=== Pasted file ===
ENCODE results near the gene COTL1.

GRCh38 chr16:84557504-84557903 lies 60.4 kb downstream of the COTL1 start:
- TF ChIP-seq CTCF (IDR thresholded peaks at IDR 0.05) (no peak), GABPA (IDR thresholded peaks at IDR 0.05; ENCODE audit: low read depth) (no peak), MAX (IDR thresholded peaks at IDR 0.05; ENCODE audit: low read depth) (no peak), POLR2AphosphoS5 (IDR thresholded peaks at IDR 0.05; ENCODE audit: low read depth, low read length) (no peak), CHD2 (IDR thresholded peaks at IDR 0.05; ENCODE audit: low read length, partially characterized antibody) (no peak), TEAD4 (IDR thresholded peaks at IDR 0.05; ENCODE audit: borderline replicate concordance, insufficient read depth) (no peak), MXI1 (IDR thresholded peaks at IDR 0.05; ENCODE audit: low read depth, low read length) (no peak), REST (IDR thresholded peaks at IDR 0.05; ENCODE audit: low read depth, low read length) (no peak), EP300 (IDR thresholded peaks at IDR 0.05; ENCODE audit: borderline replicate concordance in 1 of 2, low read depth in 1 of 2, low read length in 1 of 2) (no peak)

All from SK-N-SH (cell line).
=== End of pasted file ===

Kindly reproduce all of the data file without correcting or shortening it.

ENCODE results near the gene COTL1.

GRCh38 chr16:84557504-84557903 lies 60.4 kb downstream of the COTL1 start:
- TF ChIP-seq CTCF (IDR thresholded peaks at IDR 0.05) (no peak), GABPA (IDR thresholded peaks at IDR 0.05; ENCODE audit: low read depth) (no peak), MAX (IDR thresholded peaks at IDR 0.05; ENCODE audit: low read depth) (no peak), POLR2AphosphoS5 (IDR thresholded peaks at IDR 0.05; ENCODE audit: low read depth, low read length) (no peak), CHD2 (IDR thresholded peaks at IDR 0.05; ENCODE audit: low read length, partially characterized antibody) (no peak), TEAD4 (IDR thresholded peaks at IDR 0.05; ENCODE audit: borderline replicate concordance, insufficient read depth) (no peak), MXI1 (IDR thresholded peaks at IDR 0.05; ENCODE audit: low read depth, low read length) (no peak), REST (IDR thresholded peaks at IDR 0.05; ENCODE audit: low read depth, low read length) (no peak), EP300 (IDR thresholded peaks at IDR 0.05; ENCODE audit: borderline replicate concordance in 1 of 2, low read depth in 1 of 2, low read length in 1 of 2) (no peak)

All from SK-N-SH (cell line).